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Working meeting with Defence Minister Sergei Shoigu

December 23, 2016, The Kremlin, Moscow

Vladimir Putin had a working meeting with Defence Minister Sergei Shoigu, who briefed the President on the end of the operation to liberate the Syrian city of Aleppo.

President of Russia Vladimir Putin: Mr Shoigu, I know that the operation to liberate Aleppo, this city of crucial importance for Syria, has ended. What is the situation now?

Defence Minister Sergei Shoigu: The operation to liberate Aleppo was conducted in two stages.

The first stage was to liberate 115 districts, close to 82,000 square kilometres. Over this time, 7 humanitarian corridors were opened, enabling close to 110,000 people to leave the city, and 9,000 fighters laid down their arms. Most of them were amnestied in accordance with President Assad’s decision.

The second stage unfolded in the southern part of east Aleppo. This involved imposing a ceasefire since December 15 in order to carry out a massive humanitarian operation that saw the withdrawal from the city of radical fighters, together with their families, of women and children. This stage made it possible for us, together with our Turkish and Iranian colleagues and our colleagues from the Syrian authorities, of course, to organise the departure from the city of nearly 34,000 people over these days. Most of them, 14,000, are men, but there are also 8,500 children and a similar number of women.

A large group of Russian Armed Forces officers worked on this operation round the clock, monitoring all of the departure routes with the help of drones, and also web cameras at the entry and exit points. Seven command posts were set up in order to monitor the entire route the departing fighters and their family members travelled. The operation involved nearly 300 buses and 400 ambulances (380 ambulances, to be exact).

We tried to involve in this work all the groups present in the area: UN representatives and the various international organisations. The International Red Cross and the World Health Organisation were of greatest help during the operation, with close to 60 specialists taking part.

The next equally important part has to do with mine clearing operations. In order to provide safe passage through these corridors we had to clear a number of areas of the mines planted by the militants. This was quite challenging considering the weather.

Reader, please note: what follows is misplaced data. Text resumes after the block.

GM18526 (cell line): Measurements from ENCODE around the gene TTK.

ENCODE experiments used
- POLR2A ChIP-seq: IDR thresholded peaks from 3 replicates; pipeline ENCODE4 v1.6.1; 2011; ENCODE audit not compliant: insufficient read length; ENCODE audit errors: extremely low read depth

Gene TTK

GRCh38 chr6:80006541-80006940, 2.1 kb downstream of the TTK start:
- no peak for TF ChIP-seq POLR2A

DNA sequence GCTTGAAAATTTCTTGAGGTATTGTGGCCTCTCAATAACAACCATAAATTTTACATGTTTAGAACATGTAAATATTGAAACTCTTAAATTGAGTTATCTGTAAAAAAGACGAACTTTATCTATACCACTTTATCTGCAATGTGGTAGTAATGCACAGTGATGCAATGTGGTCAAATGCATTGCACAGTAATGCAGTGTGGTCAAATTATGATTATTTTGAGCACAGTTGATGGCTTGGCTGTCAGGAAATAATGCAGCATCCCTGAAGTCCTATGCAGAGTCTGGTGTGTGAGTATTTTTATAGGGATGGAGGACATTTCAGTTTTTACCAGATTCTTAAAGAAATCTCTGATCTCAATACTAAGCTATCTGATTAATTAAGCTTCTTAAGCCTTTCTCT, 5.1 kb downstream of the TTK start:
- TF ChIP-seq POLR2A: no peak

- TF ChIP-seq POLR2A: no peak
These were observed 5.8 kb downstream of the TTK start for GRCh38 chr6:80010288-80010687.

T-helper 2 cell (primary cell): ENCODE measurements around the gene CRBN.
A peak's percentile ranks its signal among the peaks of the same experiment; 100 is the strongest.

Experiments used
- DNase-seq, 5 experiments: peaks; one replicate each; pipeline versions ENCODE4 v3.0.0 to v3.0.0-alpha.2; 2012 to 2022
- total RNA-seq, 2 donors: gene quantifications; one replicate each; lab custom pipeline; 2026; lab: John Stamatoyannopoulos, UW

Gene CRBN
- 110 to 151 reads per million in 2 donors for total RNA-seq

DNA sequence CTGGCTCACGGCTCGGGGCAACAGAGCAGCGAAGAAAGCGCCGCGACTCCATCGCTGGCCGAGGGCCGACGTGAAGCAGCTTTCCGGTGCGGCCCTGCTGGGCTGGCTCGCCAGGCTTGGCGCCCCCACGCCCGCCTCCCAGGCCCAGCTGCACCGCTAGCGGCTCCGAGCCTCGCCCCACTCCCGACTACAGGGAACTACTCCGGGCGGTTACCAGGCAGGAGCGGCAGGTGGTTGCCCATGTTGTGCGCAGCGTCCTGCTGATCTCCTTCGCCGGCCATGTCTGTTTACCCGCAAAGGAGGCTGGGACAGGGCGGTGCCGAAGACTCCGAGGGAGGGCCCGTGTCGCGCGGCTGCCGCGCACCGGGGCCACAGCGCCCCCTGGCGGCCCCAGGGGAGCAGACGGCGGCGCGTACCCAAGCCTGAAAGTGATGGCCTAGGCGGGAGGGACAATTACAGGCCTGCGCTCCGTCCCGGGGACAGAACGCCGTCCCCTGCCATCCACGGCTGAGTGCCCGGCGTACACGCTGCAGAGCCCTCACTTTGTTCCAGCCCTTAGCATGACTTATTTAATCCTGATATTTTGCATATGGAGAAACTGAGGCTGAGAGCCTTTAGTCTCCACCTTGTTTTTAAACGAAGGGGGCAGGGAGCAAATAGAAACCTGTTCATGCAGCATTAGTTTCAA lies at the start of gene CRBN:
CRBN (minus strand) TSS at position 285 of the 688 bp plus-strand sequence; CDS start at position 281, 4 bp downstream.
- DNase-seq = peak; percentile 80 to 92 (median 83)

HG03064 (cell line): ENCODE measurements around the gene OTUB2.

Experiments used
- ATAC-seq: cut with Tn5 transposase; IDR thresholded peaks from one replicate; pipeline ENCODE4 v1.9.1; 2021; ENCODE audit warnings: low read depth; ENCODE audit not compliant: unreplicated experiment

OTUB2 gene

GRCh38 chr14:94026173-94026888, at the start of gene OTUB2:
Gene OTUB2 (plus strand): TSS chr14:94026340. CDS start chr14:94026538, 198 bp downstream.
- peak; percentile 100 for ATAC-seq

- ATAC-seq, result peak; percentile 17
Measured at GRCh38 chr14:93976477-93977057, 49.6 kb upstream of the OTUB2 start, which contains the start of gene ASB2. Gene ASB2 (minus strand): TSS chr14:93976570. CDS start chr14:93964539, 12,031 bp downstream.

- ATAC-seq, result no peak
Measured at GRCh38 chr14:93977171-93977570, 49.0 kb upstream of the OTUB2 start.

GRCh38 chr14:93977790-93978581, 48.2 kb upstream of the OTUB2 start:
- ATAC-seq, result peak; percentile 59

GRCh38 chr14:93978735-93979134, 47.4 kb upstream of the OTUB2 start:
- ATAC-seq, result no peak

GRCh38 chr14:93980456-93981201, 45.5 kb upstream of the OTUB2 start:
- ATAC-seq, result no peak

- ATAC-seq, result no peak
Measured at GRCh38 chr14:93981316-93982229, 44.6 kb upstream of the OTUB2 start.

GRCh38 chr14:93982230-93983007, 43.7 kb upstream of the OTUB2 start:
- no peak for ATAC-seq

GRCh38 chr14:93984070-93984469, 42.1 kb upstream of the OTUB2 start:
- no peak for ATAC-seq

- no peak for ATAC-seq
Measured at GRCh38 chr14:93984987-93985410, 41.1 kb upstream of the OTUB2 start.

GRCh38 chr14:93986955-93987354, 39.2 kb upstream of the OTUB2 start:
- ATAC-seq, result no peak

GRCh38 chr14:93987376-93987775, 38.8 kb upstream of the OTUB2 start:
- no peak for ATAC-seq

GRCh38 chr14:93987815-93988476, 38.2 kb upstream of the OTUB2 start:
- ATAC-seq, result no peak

The operation is complete, and I cannot fail to mention that it was carried out at your instruction and in close contact with our colleagues from Turkey and Iran.

This should be followed by the next stage. In our opinion, we are close to reaching an agreement on a complete ceasefire across Syria.

I can use this map to report on the progress in this operation. This is the remaining part, the one that was fully liberated by midnight last night. Demining units are currently working there since a lot of buildings have been abandoned and they pose a very serious threat to civilians returning here.

Many people are returning to the other part of the city. Our specialists are working with their Syrian colleagues. In many neighbourhoods power and water supplies have been restored and humanitarian aid is being delivered. Unfortunately, while we have everything it takes to ensure this much talked-about humanitarian access, we do not see any willingness to do so.

I would like to conclude, Mr President, by saying that we sent a military police battalion there last night to ensure order in the liberated areas.

This ends my report.

Vladimir Putin: Thank you. Mr Shoigu, we are well aware that liberating Aleppo from radical groups is an important part of the efforts to fully normalise the situation in Syria, and hopefully, in the region in general. There is no question that this work, in particular at the concluding phase when we launched a humanitarian operation, was done with the direct involvement and even a decisive influence of our service personnel.

In this respect, I ask you to pass on to them my best wishes and my thanks for their work, and the same for the Defence Ministry and General Staff heads.

Together with our partners from Iran and Turkey, and of course with the Syrian government, other countries in the region and all countries concerned, we will need to continue efforts to achieve a final settlement. We must make the greatest effort now to end hostilities everywhere in Syria, and we will, at least, do our sincerest best to achieve this goal.

Thank you very much.

Sergei Shoigu: Thank you, Mr President.

I should take this opportunity too to brief you on the implementation of your instructions regarding the agreements with the Turkish and Iranian governments.

You gave the instruction to end the blockade of another four settlements. Two of these are Shiite settlements in the Idlib region, al-Fuah and Kefraya. The operation there is complete too and more than 1,500 women, children, elderly and wounded have been evacuated to Aleppo, where they are now in decent conditions and are receiving aid.

Your other instruction concerned ending the blockade of two settlements near Damascus. This operation is complete too and a total of around 9,000 people have been evacuated from there to Idlib.

As far as the surrender of weapons goes, more than 9,000 firearms and a large number of improvised mine-throwing devices have been surrendered.

Vladimir Putin: This is an important part of the work given that this kind of non-military action, humanitarian swaps, can raise the level of trust between the parties to the conflict. This in turn creates conditions for strengthening the ceasefire regime, and so we will continue working in this direction.

Sergei Shoigu: Thank you, Mr President.


December 23, 2016, The Kremlin, Moscow